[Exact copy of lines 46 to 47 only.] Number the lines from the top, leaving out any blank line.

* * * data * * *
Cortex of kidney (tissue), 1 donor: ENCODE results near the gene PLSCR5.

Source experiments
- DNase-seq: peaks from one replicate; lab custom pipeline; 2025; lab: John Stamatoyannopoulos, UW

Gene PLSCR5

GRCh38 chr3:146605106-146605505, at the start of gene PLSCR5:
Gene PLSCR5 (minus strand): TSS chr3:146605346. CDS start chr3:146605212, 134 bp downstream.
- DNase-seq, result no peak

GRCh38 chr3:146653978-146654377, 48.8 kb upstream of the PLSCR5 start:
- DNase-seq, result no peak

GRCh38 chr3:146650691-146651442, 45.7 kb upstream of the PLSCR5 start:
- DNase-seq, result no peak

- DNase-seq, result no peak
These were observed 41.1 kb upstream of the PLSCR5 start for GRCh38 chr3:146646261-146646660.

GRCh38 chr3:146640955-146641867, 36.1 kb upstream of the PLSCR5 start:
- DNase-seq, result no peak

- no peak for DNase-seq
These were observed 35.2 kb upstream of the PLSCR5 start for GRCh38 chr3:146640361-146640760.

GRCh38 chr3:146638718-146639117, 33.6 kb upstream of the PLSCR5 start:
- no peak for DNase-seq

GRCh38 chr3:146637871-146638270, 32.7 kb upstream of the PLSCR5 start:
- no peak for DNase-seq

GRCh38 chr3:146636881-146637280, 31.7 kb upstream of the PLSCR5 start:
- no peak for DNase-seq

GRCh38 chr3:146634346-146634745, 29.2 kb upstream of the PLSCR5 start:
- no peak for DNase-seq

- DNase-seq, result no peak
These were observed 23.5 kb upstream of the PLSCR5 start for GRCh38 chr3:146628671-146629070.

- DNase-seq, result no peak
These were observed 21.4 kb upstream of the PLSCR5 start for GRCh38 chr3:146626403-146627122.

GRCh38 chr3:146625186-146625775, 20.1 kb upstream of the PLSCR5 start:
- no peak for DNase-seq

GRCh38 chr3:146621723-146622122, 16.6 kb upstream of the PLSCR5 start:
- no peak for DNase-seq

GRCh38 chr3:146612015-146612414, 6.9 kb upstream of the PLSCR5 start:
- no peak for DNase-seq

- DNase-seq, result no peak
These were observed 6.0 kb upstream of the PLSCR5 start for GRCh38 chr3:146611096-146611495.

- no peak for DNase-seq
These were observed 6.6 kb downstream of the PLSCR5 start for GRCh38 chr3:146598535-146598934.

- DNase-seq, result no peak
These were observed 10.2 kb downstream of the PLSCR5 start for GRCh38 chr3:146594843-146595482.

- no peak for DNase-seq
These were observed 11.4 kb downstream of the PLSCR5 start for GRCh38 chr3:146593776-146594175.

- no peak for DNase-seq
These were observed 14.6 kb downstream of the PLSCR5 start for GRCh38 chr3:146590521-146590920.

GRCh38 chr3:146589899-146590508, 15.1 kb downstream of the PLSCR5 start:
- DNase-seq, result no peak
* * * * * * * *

GRCh38 chr3:146589899-146590508, 15.1 kb downstream of the PLSCR5 start:
- DNase-seq, result no peak